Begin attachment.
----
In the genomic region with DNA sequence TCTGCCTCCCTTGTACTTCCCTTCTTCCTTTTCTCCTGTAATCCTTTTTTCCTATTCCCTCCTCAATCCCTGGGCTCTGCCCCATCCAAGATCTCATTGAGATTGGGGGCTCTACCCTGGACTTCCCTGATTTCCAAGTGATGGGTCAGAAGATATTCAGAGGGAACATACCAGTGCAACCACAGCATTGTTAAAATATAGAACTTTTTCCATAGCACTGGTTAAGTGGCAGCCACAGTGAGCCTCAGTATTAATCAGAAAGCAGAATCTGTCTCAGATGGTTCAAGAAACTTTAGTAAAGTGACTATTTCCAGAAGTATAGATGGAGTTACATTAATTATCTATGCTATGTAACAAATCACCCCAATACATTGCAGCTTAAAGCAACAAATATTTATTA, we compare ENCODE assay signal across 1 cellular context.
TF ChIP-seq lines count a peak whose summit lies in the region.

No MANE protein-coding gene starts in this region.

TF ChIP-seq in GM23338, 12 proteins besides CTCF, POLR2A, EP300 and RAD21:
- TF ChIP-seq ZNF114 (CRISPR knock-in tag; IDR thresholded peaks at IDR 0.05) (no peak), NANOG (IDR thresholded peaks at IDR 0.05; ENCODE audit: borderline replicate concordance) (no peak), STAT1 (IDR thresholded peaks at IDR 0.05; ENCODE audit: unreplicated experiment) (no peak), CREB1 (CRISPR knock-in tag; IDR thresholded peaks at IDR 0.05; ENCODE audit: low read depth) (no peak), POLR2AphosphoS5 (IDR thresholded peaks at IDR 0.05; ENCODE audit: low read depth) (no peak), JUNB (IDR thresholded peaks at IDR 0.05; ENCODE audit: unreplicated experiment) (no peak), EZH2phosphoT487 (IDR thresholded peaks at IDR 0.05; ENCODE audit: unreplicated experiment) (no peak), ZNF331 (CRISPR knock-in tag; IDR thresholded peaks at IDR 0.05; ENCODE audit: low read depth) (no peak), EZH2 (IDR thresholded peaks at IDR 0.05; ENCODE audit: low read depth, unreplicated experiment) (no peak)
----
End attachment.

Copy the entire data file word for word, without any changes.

In the genomic region with DNA sequence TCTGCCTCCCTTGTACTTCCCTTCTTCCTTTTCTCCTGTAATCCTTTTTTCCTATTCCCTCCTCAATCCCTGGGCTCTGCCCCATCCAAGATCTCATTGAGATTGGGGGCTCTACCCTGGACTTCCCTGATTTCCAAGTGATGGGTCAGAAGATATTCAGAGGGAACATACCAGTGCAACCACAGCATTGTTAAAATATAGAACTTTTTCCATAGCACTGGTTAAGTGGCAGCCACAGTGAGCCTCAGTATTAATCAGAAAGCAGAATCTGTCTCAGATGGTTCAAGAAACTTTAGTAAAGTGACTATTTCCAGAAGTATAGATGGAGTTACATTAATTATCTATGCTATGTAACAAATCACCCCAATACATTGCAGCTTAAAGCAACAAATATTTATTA, we compare ENCODE assay signal across 1 cellular context.
TF ChIP-seq lines count a peak whose summit lies in the region.

No MANE protein-coding gene starts in this region.

TF ChIP-seq in GM23338, 12 proteins besides CTCF, POLR2A, EP300 and RAD21:
- TF ChIP-seq ZNF114 (CRISPR knock-in tag; IDR thresholded peaks at IDR 0.05) (no peak), NANOG (IDR thresholded peaks at IDR 0.05; ENCODE audit: borderline replicate concordance) (no peak), STAT1 (IDR thresholded peaks at IDR 0.05; ENCODE audit: unreplicated experiment) (no peak), CREB1 (CRISPR knock-in tag; IDR thresholded peaks at IDR 0.05; ENCODE audit: low read depth) (no peak), POLR2AphosphoS5 (IDR thresholded peaks at IDR 0.05; ENCODE audit: low read depth) (no peak), JUNB (IDR thresholded peaks at IDR 0.05; ENCODE audit: unreplicated experiment) (no peak), EZH2phosphoT487 (IDR thresholded peaks at IDR 0.05; ENCODE audit: unreplicated experiment) (no peak), ZNF331 (CRISPR knock-in tag; IDR thresholded peaks at IDR 0.05; ENCODE audit: low read depth) (no peak), EZH2 (IDR thresholded peaks at IDR 0.05; ENCODE audit: low read depth, unreplicated experiment) (no peak)